Wikipedia:Picture of the day/December 2006

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These featured pictures previously appeared (or shall appear) as Picture of the day as scheduled below. You can add the automatically updating Picture of the day to your userpage or talk page using {{pic of the day}} (text version) or {{POTD}} (short version). For instructions on how to make custom POTD layouts, see Wikipedia:Picture of the day.


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December 1 - Fri[edit]

Picture of the day

Child laborer, 1910

Ten-year-old Rose Biodo, carrying two pecks of berries, an example of child labor. This was her third summer working in Browns Mills, New Jersey, approximately 36 miles (58 km) from her hometown of Philadelphia, Pennsylvania. The photo was taken on September 28, 1910, four weeks into the school year, and she was expected to stay on the job for another two weeks.

Photo credit: Lewis Hine
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December 2 - Sat[edit]

Picture of the day

Two Northern Gannets

Two Northern Gannets (Morus bassanus), displaying affection, an example of pair bonding. Gannet pairs may remain together over several seasons. They perform elaborate greeting rituals at the nest, stretching their bills and necks skywards and gently tapping bills together.

Photo credit: Alan D. Wilson/Outriggr
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December 3 - Sun[edit]

Picture of the day

Animated zipper

An animation showing how a zipper works. The slider, which is operated by hand, moves along the rows of teeth. Inside the slider is a Y-shaped channel that meshes together, or separates, the opposing rows of teeth, depending on its direction of travel. The zipper, originally called a "hookless fastener", was invented in 1913 by Gideon Sundback. "Zipper" was originally a trademark of the B.F. Goodrich Company for the line of rubber overshoes that it made using the fastener, but the term became associated with the fastener and acquired generic status.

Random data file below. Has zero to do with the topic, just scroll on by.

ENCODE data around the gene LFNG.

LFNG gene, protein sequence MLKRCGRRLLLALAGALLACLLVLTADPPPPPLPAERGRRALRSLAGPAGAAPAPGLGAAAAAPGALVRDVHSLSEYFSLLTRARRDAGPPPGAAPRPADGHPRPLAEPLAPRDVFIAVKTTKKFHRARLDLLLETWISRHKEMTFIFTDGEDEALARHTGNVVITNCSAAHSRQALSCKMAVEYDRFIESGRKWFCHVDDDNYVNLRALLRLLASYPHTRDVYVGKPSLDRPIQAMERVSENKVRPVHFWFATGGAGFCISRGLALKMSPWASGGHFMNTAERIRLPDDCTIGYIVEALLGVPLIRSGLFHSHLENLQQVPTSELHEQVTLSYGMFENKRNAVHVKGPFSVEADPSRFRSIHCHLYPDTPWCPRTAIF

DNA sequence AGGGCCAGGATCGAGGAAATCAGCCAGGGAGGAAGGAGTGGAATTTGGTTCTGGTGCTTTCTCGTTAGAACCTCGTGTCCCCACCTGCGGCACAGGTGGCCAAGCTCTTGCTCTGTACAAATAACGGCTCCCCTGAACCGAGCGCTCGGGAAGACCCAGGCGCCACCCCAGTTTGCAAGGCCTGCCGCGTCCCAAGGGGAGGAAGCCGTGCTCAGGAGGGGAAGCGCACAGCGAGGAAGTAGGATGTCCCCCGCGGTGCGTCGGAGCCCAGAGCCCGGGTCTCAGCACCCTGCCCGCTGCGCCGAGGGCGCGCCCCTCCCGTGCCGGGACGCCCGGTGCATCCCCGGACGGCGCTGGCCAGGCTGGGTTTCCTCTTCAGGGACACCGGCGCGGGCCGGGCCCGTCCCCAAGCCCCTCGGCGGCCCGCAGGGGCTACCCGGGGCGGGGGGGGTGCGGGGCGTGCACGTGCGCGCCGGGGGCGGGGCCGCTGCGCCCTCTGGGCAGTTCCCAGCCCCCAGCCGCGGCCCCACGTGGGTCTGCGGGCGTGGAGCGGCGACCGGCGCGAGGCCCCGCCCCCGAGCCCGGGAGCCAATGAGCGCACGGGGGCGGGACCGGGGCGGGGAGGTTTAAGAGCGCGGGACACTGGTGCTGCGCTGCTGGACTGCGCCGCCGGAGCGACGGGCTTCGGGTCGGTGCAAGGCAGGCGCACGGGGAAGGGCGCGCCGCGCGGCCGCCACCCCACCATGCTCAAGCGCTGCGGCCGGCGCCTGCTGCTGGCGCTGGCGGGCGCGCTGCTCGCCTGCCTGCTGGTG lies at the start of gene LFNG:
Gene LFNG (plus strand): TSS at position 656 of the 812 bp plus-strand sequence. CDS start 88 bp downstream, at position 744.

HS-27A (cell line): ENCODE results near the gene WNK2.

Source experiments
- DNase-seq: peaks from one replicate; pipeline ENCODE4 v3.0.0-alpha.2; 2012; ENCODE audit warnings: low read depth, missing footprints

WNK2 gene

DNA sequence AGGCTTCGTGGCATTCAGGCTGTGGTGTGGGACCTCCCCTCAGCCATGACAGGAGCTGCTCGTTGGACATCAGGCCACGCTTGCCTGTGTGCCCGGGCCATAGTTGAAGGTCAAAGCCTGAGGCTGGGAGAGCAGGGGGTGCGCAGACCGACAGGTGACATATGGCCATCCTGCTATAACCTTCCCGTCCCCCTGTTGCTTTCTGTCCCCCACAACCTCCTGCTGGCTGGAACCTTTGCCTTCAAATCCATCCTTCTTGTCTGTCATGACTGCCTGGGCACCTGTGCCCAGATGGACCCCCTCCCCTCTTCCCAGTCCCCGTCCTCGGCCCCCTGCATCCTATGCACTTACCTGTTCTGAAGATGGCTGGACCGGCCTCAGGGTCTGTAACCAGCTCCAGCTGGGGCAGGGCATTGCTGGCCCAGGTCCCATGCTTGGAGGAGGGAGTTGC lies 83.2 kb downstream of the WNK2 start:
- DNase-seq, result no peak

Animation credit: Dominique Toussaint
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December 4 - Mon[edit]

Picture of the day

Pioneer 10 plaque

The Pioneer plaque, which was included on both Pioneer 10 and Pioneer 11 unmanned spacecraft, the first man-made objects to leave our solar system. Made from gold-anodised aluminium, the plaque shows the figures of a man and a woman along with several symbols that are designed to provide information about the origin of the spacecraft. However, the mean time for the spacecraft to come within 30 astronomical units of a star is longer than the current age of our galaxy.

Plaque credit: Carl Sagan, Frank Drake, Linda Salzman Sagan
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December 5 - Tue[edit]

Picture of the day

Walt Whitman, 1887

A head-and-shoulders portrait from 1887 of Walt Whitman, widely considered to be one of America's best and most influential poets. He abandoned the rhythmic and metrical structures of European poetry for an expansionist freestyle verse, which delivered his philosophical view that America was destined to reinvent the world as emancipator and liberator of the human spirit. His most famous work is Leaves of Grass, which he self-published in 1864 and continued to edit and revise until his death. This image is said to have been Whitman's favorite from the photo session.

Photo credit: George C. Cox/Korath
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December 6 - Wed[edit]

Picture of the day

Antony Gormley's "Angel of the North"

Antony Gormley's most famous work, Angel of the North, is a steel sculpture of an angel in Gateshead, England, standing 20 metres (66 feet) tall, with wings 54 metres (178 feet) — making it wider than the Statue of Liberty is tall. The wings themselves are not flat, but are angled 3.5 degrees forward, which Gormley has been quoted as saying was to create "a sense of embrace".

Photo credit: David Wilson Clarke
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December 7 - Thu[edit]

Picture of the day

A Nishi tribesman, India

A Nishi tribesman wearing the traditional head-dress having a hornbill beak. The Nishi are found in the Indian state of Arunachal Pradesh. The custom of wearing a hornbill beak has had a deleterious effect on the bird's population. Nature reserves are being set up to protect the birds, while artificial materials, such as fibreglass, have been introduced as an alternative.